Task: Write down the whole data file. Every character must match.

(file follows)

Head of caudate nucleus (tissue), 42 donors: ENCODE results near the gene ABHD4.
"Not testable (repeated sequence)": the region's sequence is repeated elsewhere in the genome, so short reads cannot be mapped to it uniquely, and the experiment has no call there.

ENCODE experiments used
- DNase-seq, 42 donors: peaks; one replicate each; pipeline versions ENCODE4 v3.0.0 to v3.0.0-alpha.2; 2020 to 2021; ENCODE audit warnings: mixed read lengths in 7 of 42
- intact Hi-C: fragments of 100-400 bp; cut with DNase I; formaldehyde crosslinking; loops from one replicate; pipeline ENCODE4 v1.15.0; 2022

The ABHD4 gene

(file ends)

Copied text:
Head of caudate nucleus (tissue), 42 donors: ENCODE results near the gene ABHD4.
"Not testable (repeated sequence)": the region's sequence is repeated elsewhere in the genome, so short reads cannot be mapped to it uniquely, and the experiment has no call there.

ENCODE experiments used
- DNase-seq, 42 donors: peaks; one replicate each; pipeline versions ENCODE4 v3.0.0 to v3.0.0-alpha.2; 2020 to 2021; ENCODE audit warnings: mixed read lengths in 7 of 42
- intact Hi-C: fragments of 100-400 bp; cut with DNase I; formaldehyde crosslinking; loops from one replicate; pipeline ENCODE4 v1.15.0; 2022

The ABHD4 gene